Red Bull and vodka: sink or swim?

Robin Withall

What happens if you mix “the drink that gives you wings” with one that has the exact opposite effect? Well, if you’re the owner of a bar or nightclub that caters to the under-30 crowd, your sales are bound to go up. But if you are one of the many indulging in this latest party craze – drinking a mixture of Red Bull and vodka – the jury is still out.

To many Villanovans, Red Bull is known as a “study aid,” boasting a variety of stimulants – including caffeine, guarana and ginseng – sure to keep a sleep-deprived college student awake for an all-nighter.

But lately, due to popular main-line bars such as Brownies in Ardmore offering $2 Red Bull and vodka specials on Wednesdays and Fridays, Red Bull is also known as a mixer for vodka.

According to experienced Red Bull and Vodka drinkers, the concoction allows for longer nights of partying.

“When I used to drink vodka, I’d get so tired that I’d pass out after a few drinks,” said a Villanova junior who wished to remain anonymous. “Now that I mix it with Red Bull, I can enjoy the effects of alcohol and not worry that I’ll pass out if I have one or two extra drinks.”

Unfortunately, not many studies have been done on the effects of mixing energy drinks with alcohol, especially in the United States. Red Bull has been banned in several countries including Malaysia, Denmark and France due in large part to concerns of mixing the energy drink with alcohol. The FDA has not even tested Red Bull by itself (because it is considered a food product and not a dietary supplement), let alone coupled with other products.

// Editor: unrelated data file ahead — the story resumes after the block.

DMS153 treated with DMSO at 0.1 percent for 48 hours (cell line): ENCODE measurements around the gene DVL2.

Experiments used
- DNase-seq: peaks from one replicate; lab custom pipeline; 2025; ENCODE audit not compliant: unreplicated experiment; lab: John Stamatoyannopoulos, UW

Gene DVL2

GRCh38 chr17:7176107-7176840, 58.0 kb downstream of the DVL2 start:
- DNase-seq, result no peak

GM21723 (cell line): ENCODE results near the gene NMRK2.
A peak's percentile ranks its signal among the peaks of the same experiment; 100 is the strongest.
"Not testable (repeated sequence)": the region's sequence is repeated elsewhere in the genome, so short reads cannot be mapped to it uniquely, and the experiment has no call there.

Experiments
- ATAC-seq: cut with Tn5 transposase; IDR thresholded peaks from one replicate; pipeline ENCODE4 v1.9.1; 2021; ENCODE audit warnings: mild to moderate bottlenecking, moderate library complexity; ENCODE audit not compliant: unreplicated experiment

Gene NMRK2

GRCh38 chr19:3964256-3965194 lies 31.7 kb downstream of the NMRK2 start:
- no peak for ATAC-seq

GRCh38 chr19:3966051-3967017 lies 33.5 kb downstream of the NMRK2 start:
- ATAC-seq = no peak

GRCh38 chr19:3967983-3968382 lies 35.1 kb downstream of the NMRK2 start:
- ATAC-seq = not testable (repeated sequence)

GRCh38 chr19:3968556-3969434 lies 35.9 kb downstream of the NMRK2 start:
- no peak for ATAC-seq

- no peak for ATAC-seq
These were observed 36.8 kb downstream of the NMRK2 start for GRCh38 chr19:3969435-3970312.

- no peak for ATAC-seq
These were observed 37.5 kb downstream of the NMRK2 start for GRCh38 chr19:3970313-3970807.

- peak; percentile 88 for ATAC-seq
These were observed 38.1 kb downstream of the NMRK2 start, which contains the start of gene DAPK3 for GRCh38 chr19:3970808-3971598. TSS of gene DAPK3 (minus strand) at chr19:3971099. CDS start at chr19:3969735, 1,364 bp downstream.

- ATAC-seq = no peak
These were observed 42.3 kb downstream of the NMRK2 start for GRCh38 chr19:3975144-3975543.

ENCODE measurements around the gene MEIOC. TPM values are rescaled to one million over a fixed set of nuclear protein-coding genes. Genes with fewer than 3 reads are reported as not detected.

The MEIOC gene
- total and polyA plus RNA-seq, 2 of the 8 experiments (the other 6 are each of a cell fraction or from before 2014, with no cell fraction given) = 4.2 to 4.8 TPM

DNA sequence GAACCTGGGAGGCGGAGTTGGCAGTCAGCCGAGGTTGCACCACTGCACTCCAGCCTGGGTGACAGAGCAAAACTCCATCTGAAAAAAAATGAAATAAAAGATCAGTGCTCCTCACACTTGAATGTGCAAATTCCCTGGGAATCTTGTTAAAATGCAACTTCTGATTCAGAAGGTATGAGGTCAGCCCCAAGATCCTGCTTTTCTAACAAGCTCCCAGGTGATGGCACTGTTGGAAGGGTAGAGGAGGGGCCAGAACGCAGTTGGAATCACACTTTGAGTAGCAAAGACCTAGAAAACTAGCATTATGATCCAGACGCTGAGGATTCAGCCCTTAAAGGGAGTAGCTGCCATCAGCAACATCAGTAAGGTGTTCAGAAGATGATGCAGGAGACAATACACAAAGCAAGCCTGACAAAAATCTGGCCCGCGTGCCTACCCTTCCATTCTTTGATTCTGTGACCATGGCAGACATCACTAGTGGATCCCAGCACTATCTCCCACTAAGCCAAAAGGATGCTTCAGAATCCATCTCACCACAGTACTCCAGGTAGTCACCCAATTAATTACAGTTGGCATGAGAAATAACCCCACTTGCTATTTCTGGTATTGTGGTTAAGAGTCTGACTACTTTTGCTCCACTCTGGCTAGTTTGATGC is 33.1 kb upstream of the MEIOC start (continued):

Despite the lack of clinical trials, there has been speculation among health experts about the negative effects of this craze. According to an article on in which these effects were discussed with an exercise physiologist and a dietician, “experts worry that the stimulation of these energy drinks may prevent people from realizing how much alcohol they’ve consumed or how intoxicated they are.”

Because they do not realize how much they have had to drink, students may be inclined to drink more than they normally would, leading to an increase in incidents of alcohol poisoning. Also of concern is the fact that the alertness caused by the Red Bull means that there is a greater chance of a student thinking that he is okay to drive than if he could feel the depressing effects of the alcohol.

While this may be the case, should you choose to use Red Bull as a mixer, it is important to keep tabs on just how many drinks that you have had. After all, adding Red Bull to vodka doesn’t change how the alcohol will affect you. It will just make you more aware of how sick you are once you’ve had that “one drink too many.”